Tuesday, September 12, 2006

Putting the Hydo in Hydrocarbon

This story about a possible market-available hydrogen car from BMW seems too good to be true. And so, of course, it is - but only a little.

The idea is that BMW has a hydrogen-powered combustion engine race car. It can go from 0-60 in about 10 seconds, and has clocked speeds of 187mph. That would definitely seem to eliminate what you might call the "redneck factor." That is, even people who are really attached to their current cars should be able to love this one. There's nothing "fruity" about it. It looks like a BMW, runs damn fast, and operates on a combustion engine - i.e. is internally more or less the same as a gas-guzzler. (The hydrogen is cryogenically stored - at something like -250 degrees C - in a tank that's cleverly engineered for safety.)

There has to be a catch, right?

Well, there is, but only sort of. Currently it costs about $2.50 to produce a kilogram of hydrogen (via electrolysis), which is roughly the same as a gallon of gas. Obviously that's not really a competitive price - especially when you consider that the car itself is so expensive that it's only going to be available for lease at first. Now, fair enough, a gallon of premium hovers at around 3 bucks these days, so it technically makes the economy mark. But then again, gas prices seem inflated. It wouldn't be really shocking if they fell back to around $2 - and, in fact, putting a hydrogen car on the market would certainly give Big Oil a reason to get its ass in gear and MAKE IT HAPPEN. So it seems like hydrogen production will need to get cheaper.

Another nagging concern is the fueling option. Obviously hydrogen that has to stay cooled at -250C can't just be pumped at a regular fueling station. Not to mention, with no cars on the road that take hydrogen, there isn't a lot of motivation for fueling stations to stock it anyway. However, in Germany stations are already going into place - and over there they're focusing on fuel production stations (the fueling stations would make their own fuel in house), bypassing the supply system. In the US, no surprise, things are proceding more slowly, but there are some (purely ceremonial, at this point) stations around DC - on the way to New York. Ahnold also says he wants a hydrogen highway in Califohneea by 2010 - and given the giant green hardon his constituents have, there's no reason to imagine he can't do it. One of the especially cool spinoffs of all this is that one of the stations in Munich (the one at the airport) is working on a robotic fueling system. How cool is THAT? (All refernces in this paragraph can be found in preceding links.)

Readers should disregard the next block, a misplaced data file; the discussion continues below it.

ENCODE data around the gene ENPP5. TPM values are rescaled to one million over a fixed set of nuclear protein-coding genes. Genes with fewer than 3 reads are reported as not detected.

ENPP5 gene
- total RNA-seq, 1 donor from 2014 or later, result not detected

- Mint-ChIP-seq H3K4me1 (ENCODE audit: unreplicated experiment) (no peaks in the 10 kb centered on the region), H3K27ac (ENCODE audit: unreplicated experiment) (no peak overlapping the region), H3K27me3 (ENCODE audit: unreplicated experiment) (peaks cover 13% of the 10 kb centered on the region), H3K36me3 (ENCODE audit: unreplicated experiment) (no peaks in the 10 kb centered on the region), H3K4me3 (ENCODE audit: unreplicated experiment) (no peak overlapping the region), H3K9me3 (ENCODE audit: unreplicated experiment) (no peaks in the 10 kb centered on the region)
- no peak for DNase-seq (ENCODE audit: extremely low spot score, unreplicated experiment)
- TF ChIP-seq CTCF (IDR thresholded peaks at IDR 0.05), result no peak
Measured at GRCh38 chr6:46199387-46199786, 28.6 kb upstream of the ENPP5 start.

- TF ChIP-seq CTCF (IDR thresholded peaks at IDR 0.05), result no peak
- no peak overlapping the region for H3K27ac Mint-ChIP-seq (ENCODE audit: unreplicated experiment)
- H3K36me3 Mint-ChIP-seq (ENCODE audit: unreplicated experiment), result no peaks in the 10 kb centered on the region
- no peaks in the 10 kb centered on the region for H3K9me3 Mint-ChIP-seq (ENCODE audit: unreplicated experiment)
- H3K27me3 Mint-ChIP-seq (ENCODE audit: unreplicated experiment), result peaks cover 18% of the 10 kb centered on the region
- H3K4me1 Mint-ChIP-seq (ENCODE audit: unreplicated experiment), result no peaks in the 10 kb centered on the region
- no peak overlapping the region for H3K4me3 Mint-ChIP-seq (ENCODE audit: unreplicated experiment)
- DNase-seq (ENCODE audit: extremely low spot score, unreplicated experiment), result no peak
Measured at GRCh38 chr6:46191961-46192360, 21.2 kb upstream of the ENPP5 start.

So the short answer is, yes, there are a couple of headaches, but they don't seem that serious. The fueling station problem will obviously be solved as the cars become more popular, and since they are cars in the traditional sense, that seems more likely than getting anyone enthusiastic about the battery-powered electric cars. BMW is also making this transition easier by installing a regular gas-powered engine in the first generation, so there is no danger of running out of fuel miles from one of the four or five stations on the continent. It's apparently as easy as just pressing a button to switch over to the traditional system.